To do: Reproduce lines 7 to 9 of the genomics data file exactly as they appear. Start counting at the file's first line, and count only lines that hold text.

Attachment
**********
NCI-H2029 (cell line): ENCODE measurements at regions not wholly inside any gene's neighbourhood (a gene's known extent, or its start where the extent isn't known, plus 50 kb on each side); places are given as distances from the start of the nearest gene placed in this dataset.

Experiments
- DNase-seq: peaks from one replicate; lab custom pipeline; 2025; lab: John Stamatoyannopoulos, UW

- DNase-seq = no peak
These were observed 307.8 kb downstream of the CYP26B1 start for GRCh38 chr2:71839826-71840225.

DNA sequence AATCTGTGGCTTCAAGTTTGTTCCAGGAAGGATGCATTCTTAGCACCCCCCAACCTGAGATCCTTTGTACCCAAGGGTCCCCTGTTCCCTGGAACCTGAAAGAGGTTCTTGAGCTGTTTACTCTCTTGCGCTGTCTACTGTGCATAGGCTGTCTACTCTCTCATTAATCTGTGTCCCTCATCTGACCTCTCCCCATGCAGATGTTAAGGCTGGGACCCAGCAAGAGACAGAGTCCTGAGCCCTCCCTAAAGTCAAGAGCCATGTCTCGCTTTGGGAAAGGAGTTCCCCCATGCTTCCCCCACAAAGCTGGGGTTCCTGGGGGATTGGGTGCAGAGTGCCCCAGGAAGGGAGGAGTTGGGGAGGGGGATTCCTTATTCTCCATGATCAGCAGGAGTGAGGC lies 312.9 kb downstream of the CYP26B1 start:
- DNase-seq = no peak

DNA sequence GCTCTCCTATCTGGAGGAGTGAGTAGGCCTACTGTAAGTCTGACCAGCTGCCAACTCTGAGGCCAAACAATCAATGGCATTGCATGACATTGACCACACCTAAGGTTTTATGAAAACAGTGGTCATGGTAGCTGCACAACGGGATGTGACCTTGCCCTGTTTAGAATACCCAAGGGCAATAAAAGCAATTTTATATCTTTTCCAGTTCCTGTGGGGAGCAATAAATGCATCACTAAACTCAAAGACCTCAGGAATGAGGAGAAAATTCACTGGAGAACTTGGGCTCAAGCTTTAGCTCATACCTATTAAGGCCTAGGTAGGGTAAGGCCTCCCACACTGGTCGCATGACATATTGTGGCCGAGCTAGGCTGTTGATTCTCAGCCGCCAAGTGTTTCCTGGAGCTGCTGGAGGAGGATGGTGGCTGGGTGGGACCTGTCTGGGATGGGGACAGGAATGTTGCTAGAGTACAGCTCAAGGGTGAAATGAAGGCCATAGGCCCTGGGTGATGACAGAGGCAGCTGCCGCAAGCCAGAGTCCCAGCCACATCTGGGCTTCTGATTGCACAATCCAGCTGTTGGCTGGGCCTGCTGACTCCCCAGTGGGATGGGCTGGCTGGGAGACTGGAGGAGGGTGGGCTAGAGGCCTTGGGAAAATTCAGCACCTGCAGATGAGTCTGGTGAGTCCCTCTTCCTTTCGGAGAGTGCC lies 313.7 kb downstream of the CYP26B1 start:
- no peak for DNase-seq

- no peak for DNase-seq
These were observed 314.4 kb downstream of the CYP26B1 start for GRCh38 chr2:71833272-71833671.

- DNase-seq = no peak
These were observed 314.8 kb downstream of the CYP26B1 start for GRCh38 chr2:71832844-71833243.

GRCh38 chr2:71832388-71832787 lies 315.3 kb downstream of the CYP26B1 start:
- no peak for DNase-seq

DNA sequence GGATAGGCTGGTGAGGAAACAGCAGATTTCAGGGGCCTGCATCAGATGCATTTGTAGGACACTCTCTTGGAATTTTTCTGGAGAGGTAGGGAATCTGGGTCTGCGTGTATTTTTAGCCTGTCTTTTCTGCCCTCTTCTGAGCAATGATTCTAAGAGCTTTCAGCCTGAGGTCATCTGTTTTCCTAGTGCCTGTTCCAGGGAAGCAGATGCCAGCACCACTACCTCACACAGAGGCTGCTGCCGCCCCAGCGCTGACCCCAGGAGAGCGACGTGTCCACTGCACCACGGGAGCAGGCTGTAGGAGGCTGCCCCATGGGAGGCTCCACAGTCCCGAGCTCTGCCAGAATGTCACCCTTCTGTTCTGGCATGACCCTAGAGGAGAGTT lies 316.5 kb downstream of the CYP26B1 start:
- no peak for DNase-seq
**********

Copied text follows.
- DNase-seq = no peak

DNA sequence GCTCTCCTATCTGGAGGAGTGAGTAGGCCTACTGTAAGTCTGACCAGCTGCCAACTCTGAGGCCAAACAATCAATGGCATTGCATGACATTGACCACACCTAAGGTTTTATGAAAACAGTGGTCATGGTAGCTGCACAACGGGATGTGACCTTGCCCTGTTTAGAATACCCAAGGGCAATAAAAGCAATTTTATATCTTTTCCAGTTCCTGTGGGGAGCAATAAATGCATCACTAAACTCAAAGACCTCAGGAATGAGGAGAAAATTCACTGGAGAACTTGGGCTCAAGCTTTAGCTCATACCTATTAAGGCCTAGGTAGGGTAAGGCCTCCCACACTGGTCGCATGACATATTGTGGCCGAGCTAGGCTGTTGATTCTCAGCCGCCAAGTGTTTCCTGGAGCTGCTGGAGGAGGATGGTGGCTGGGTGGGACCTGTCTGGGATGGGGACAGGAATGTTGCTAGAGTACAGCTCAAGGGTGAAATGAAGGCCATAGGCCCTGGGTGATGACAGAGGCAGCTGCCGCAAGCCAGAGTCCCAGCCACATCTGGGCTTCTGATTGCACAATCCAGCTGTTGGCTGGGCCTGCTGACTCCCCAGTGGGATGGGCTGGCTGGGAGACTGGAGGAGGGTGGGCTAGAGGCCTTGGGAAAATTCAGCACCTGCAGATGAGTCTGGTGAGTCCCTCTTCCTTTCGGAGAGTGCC lies 313.7 kb downstream of the CYP26B1 start:
- no peak for DNase-seq